Read the Remix article on drum ''n'' bass duo Ror-Shak. Stakka and DB discuss the attention to details in producing the tracks for their debut album, Deep, including song transitions, layering, creating space and effects.

There is a romanticism attached to Brooklyn, N.Y. That may be a strange way to put it, but think about it: the number of call-outs in hip-hop tracks, the number of Triple Five Soul hoodies, the number of novels set in Brooklyn. More recently, the number of bands, sprouting from what is more of a suburb than a borough of Manhattan, is booming. This is where longtime music personality DB and DJ/producer Stakka (aka Shaun Morris) make their respective expatriate homes — both are from the UK — and where they gave birth to Ror-Shak.

Located in a room in Stakka's apartment in the Cobble Hill district, Ror-Shak's studio has only basic acoustic treatments on the walls, which means the guys trust the mixing phase on headphones rather than monitors. But Ror-Shak spent money where they felt it counted most. They record on a PC running Cubase SX3 with an RME soundcard and Lavry Blue Series A/D converters. The main bits of outboard gear include an SSL Stereo Bus Compressor, Neve 1073 EQ and Electro-Harmonix and Boss pedals.

Both DB and Stakka come from drum 'n' bass backgrounds. That makes the mellow, song-oriented and vocal-driven nature (featuring Lisa Shaw, Julee Cruise and other guests) of the duo's debut full-length, Deep (Koch, 2007), a pleasant surprise. Minimally drum 'n' bass, Deep is about tactile, moody vibes and emotional stirrings. The most noticeable thing is the immense amount of space between elements, particularly the voices, which have plenty of room to exist unfettered — an anomaly in drum 'n' bass.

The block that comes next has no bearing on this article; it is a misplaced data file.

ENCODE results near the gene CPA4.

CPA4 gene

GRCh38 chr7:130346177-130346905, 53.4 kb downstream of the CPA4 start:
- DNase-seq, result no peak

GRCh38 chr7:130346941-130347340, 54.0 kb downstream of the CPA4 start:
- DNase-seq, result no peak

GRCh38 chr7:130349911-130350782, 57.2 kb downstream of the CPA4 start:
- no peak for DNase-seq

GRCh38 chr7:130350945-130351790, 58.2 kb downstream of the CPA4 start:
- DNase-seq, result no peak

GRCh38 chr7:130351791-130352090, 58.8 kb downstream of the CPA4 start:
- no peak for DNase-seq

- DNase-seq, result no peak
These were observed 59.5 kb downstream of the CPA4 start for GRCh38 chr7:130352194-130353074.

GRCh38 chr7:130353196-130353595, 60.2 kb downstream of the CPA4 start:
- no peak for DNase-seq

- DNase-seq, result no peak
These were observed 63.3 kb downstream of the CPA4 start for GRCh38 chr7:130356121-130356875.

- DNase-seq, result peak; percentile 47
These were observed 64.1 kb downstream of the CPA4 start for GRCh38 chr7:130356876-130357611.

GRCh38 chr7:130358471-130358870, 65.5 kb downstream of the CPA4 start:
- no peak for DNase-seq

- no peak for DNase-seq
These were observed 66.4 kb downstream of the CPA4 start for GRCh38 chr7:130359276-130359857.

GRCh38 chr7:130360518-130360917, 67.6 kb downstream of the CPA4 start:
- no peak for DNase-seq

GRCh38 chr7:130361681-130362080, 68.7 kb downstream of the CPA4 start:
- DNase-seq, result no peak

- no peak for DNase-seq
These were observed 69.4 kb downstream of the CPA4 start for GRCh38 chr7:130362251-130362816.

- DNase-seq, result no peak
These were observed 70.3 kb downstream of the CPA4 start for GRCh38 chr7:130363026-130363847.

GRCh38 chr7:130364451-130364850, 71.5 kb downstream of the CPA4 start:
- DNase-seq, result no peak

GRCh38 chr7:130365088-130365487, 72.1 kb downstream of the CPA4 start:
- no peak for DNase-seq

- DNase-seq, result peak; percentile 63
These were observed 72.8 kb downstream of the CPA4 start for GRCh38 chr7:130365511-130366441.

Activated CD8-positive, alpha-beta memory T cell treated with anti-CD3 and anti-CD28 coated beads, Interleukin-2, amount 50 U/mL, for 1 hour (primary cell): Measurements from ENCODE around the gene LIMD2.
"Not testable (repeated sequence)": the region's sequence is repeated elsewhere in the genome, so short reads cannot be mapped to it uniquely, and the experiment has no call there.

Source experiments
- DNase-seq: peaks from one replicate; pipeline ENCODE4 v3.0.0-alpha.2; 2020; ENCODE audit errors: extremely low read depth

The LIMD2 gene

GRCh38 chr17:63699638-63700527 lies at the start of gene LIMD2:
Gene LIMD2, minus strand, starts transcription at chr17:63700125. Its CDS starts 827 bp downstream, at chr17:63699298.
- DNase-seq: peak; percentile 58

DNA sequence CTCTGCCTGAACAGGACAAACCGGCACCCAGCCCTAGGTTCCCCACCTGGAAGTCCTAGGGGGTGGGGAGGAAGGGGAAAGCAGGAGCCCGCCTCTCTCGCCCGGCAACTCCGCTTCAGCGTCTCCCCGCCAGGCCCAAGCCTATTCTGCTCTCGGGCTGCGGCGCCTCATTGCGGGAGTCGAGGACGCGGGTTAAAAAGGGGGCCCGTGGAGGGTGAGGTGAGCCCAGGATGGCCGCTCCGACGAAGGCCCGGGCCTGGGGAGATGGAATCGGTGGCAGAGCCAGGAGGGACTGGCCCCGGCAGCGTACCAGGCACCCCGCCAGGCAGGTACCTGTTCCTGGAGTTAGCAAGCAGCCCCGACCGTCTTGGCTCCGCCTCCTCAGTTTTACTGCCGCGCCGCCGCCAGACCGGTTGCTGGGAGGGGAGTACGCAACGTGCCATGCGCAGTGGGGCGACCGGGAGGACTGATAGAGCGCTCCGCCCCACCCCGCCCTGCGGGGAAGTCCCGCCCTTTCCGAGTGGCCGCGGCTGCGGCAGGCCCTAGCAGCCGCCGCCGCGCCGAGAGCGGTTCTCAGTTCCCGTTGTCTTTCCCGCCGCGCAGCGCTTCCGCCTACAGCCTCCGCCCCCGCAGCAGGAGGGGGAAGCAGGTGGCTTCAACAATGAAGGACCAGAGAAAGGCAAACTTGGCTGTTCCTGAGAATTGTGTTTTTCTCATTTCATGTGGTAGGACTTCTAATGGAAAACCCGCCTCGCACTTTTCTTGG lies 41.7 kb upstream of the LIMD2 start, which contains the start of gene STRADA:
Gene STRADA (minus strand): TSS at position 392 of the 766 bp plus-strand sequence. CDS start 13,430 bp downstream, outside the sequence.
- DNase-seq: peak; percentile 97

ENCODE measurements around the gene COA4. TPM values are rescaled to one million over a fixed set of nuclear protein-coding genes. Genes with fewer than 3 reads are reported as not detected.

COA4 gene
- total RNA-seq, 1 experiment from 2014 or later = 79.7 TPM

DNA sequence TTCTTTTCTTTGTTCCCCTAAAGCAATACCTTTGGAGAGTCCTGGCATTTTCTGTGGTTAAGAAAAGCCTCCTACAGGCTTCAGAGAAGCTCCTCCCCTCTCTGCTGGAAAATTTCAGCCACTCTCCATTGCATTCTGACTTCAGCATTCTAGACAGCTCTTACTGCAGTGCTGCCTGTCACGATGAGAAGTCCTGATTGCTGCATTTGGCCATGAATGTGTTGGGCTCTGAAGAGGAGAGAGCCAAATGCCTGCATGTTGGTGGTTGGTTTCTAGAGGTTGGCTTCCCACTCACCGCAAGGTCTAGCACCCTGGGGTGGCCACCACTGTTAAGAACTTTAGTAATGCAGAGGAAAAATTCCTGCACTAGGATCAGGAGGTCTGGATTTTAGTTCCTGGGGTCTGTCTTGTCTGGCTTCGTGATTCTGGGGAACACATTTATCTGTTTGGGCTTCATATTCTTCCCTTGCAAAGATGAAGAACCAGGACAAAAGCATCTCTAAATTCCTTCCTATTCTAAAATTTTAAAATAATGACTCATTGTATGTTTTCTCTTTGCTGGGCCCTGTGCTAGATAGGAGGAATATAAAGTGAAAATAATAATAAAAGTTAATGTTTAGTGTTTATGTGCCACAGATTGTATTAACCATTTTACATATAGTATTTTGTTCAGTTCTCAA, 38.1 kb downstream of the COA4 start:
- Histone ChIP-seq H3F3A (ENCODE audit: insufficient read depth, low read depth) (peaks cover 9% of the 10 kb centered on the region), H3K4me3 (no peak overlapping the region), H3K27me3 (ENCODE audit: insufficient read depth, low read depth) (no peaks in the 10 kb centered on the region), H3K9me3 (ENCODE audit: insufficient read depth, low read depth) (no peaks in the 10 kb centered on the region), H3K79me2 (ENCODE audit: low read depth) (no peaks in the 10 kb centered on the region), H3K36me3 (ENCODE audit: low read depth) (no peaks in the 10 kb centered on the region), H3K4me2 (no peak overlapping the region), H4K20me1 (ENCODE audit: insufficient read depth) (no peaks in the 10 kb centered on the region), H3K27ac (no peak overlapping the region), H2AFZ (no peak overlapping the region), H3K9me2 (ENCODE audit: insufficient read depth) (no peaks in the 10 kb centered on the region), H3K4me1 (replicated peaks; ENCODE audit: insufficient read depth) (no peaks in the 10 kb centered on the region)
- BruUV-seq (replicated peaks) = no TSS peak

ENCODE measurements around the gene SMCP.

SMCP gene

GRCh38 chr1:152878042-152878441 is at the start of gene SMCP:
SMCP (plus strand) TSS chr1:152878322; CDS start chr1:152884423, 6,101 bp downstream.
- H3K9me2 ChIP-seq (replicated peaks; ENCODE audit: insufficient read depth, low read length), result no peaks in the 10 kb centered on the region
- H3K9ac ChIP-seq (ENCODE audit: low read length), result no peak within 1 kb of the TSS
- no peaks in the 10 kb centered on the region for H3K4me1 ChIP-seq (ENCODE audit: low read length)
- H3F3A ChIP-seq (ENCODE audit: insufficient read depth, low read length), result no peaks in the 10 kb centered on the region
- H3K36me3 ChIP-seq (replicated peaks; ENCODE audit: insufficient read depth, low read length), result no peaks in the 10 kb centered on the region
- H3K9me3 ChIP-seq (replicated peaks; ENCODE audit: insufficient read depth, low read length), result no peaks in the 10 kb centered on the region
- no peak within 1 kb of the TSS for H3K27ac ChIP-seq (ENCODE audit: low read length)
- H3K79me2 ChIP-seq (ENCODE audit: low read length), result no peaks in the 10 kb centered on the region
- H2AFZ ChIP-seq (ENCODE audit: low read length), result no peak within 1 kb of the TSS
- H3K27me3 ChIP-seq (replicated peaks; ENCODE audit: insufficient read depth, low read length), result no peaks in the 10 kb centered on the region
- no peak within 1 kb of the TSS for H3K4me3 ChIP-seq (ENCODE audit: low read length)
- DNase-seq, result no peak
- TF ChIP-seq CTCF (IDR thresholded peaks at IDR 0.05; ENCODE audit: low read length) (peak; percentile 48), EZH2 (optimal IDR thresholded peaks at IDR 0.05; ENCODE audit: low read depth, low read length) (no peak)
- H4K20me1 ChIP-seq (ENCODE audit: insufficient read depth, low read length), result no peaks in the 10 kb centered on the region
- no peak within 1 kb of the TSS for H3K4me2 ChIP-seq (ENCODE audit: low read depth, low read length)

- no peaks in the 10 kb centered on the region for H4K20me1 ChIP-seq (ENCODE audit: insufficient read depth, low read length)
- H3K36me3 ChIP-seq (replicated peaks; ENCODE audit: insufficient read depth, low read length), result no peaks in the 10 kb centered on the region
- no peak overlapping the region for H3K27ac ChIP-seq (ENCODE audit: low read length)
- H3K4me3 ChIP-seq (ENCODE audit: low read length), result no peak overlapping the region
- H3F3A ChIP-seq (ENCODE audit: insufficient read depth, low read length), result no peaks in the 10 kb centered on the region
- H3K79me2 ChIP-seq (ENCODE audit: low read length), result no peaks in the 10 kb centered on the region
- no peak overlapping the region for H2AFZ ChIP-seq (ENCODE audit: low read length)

“There's something to be said for the way the bus system in Cubase works when you group and send stuff within the internal mixer,” Stakka explains. “The actual summing of the bus mix within Cubase is slightly warmer and has got its own sound. A lot of the plug-ins we got are from [Universal Audio] UAD-1, which is a DSP card. A lot of those are based on vintage analog gear, and they've got it pretty accurate. They tend to sound warm and chunky. We worked on making sure sounds aren't fighting for the same space in the mix.”

To avoid repetition and create space, Ror-Shak merges together sounds playing the same riff to create one big sound rather than panning them separately into individual sounds. Conversely, for the string sounds, which are taken from the EastWest Symphonic Orchestra VSTi, a violin, for instance, is created pitching five different tracks away from each other to emulate the sound of five people playing the instrument.

This method of layering is also used on vocals, which are dealt with more in postproduction than during recording. “We take one vocal track and get an EQ of it sounding nice, make sure it's bright enough, that there's enough air on the top and that the bottom end is taken out of it to make the vocal stand out in the mix,” Stakka says. “Then, we set up a bus system in Cubase and run about four or five vocal tracks on top of each other, experimenting with different compressors on different tracks to give a layered sound. On some I might hit the compressors harder than others, then take that whole group mix and send it to a reverb. Maybe on one of the stacks, I'll put on a chorus and blend all of those to suit how I want the vocal to be in certain places on the track.”

Stakka and DB also put a microscope on song-section transitions to ensure that the song would shift powerfully, yet seamlessly. “A lot of the attention to detail came with how things would come into and leave the mix,” he says. “If the guitars were going over the chorus part that [a vocalist] was singing over, I would do some kind of dub delay on one particular word and use that as an effect that went into the next verse.”

Meanwhile, on Ror-Shak's cover of The Cure's “A Forest,” sung by Morningwood's Chantal Claret, effects were generated by sounds already recorded in the track. “If you make an effect out of the tail of a vocal, which you then reverse into the vocal, it all sounds like it's part of the track,” Stakka says. “It doesn't sound like you've just thrown in an effect from some random source.”